Elliot Page has announced he’s transgender. In a coming-out social post, the Canadian actor who played Juno and the terrifying victim/predator in Hard Candy reflected on his fears— “the invasiveness, the hate, the ‘jokes’” and threats of “violence.”
All of us gays have a coming-out story, a public declaration that we don’t color within the lines of heteronormativity. It’s always a binding experience when we share our tale with others who’ve stepped away from the Hollywood boy-meets-girl narrative, some of whom are redefining the very notions of “boy” and “girl.” I don’t ever want to conflate being gay or lesbian or bi with being trans, and yet all of us come out at some point. We’re all vulnerable, we humans, and some of the traditional boxes that have been drawn for us over millennia don’t square with today’s lived experiences.
Years after my own coming out, it’s easy to forget how much it takes to de-Narnia your true self. Whether we like it or not, it’s still brave to re-identify, or at least fully explain your identity to people around you. Let us not pretend that coming out is always the right decision, either, or assume it’s an easy route of saying certain words to lighten your load and away you go into a fearless life. It’s not always safer out the closet, and though I want for a world where coming out is a mere steppingstone en route to a more settled life, it can often be a choice that invites genuine personal danger. I know I’ve forgotten how hard it was, how many hours I spent unwishing it. Nowadays my coming out story is more of a quip; it doesn’t dwell on the fear and adrenalin of a teenager in the closet, it plays for laughs. This, of course, is its own privilege.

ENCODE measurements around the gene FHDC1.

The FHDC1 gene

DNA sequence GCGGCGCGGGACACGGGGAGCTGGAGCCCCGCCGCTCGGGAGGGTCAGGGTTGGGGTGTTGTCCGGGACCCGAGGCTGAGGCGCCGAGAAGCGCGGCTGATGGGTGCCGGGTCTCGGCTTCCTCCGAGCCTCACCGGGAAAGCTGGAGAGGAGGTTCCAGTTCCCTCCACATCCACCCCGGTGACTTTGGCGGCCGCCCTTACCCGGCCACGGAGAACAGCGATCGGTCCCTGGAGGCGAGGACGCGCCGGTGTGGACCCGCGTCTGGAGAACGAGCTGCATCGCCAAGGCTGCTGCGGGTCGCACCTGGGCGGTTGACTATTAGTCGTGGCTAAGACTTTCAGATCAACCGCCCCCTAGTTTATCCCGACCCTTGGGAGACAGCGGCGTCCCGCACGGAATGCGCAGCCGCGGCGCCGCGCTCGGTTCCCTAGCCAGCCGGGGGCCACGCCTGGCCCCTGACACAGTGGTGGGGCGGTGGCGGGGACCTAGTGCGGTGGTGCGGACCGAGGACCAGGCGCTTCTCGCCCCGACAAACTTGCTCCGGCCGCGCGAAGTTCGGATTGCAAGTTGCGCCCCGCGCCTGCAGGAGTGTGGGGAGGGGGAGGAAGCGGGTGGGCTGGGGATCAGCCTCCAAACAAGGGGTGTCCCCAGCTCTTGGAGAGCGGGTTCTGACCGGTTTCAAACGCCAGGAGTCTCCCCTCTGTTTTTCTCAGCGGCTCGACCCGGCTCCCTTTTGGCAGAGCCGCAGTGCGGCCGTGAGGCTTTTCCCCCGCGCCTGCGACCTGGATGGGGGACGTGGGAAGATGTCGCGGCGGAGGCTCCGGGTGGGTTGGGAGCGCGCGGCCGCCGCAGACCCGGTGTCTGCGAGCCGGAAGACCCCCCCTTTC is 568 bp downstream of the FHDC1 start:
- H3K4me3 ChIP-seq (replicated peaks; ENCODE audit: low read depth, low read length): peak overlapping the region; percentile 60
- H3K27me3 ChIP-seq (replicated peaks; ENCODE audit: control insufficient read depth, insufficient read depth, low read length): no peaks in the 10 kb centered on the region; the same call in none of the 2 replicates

To be completely honest, despite a few instances of deadnaming, Elliot’s announcement has felt ever so slightly un-dramatic. I too, caught myself thinking “good for him,” and wanting to scroll on. This, I think, typifies our collective desire for intense tales at the extremities of society; we’ve all been slowly conditioned by the internet to sniff out the most alarming of altercations. With a media dominated by violent social injustices, the dogged criticism of the trans experience, the viciousness lobbied by and against TERFs, we’ve become desensitized to smaller acts of self-identification. I am in danger of finding these coming-outs old hat. In this climate of hate-bait, it’s easy to overlook the hugeness of Elliot’s announcement.
It feels almost nuts to have to say it out loud, but trans people should not have to live in fear of becoming an early obituary, to have their gender-conformation mean they’re more likely to be murdered. It’s impossible to fully protect a community if it’s forced into the shadows, and only paraded into the spotlight as a danger to “impressionable minds.” We need to see the myriad life choices trans men and women can make regardless of their transition. We need to let trans people live without fear, because it’s the only way we can ever see them flourish. We need to see them living well, and living into old age.
I know Page came out for himself, and I applaud that, but this is also an act of global visibility for our age. You can’t be what you can’t see, goes the adage, and it still holds true. Elliot’s coming out fills spaces we can’t see: bedrooms where young people privately grapple with their identity, their disconnection between body and mind and public perception. It’s here that the real work is done. Elliot’s trans-visibility offers an option of how to be, it unstitches the tired Hollywood narrative and offers another dish on the great buffet of life. So let’s take a moment to fully acknowledge the huge, invisible ripples of Elliot’s small act of self-honesty. Like many before him, Elliot is out, another color in the great spectrum of the trans experience.